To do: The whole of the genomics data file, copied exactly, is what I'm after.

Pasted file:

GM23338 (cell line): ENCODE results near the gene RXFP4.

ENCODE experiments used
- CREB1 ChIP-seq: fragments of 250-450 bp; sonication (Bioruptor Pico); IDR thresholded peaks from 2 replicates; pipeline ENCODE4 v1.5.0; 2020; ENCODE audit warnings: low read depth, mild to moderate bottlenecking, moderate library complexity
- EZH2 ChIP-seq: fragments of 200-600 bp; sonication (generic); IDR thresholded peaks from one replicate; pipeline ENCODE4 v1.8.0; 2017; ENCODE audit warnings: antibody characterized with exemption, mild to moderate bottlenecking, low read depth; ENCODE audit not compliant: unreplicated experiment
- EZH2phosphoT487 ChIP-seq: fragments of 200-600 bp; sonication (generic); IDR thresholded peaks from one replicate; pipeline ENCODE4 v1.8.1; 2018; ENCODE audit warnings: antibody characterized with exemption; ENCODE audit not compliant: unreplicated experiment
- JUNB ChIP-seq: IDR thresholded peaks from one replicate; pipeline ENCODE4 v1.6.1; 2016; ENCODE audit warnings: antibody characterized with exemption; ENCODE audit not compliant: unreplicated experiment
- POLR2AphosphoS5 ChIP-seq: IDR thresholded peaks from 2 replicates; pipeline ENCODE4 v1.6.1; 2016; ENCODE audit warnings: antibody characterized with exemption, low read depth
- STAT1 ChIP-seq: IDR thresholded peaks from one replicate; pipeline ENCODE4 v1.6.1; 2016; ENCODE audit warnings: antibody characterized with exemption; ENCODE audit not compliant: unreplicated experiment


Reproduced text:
GM23338 (cell line): ENCODE results near the gene RXFP4.

ENCODE experiments used
- CREB1 ChIP-seq: fragments of 250-450 bp; sonication (Bioruptor Pico); IDR thresholded peaks from 2 replicates; pipeline ENCODE4 v1.5.0; 2020; ENCODE audit warnings: low read depth, mild to moderate bottlenecking, moderate library complexity
- EZH2 ChIP-seq: fragments of 200-600 bp; sonication (generic); IDR thresholded peaks from one replicate; pipeline ENCODE4 v1.8.0; 2017; ENCODE audit warnings: antibody characterized with exemption, mild to moderate bottlenecking, low read depth; ENCODE audit not compliant: unreplicated experiment
- EZH2phosphoT487 ChIP-seq: fragments of 200-600 bp; sonication (generic); IDR thresholded peaks from one replicate; pipeline ENCODE4 v1.8.1; 2018; ENCODE audit warnings: antibody characterized with exemption; ENCODE audit not compliant: unreplicated experiment
- JUNB ChIP-seq: IDR thresholded peaks from one replicate; pipeline ENCODE4 v1.6.1; 2016; ENCODE audit warnings: antibody characterized with exemption; ENCODE audit not compliant: unreplicated experiment
- POLR2AphosphoS5 ChIP-seq: IDR thresholded peaks from 2 replicates; pipeline ENCODE4 v1.6.1; 2016; ENCODE audit warnings: antibody characterized with exemption, low read depth
- STAT1 ChIP-seq: IDR thresholded peaks from one replicate; pipeline ENCODE4 v1.6.1; 2016; ENCODE audit warnings: antibody characterized with exemption; ENCODE audit not compliant: unreplicated experiment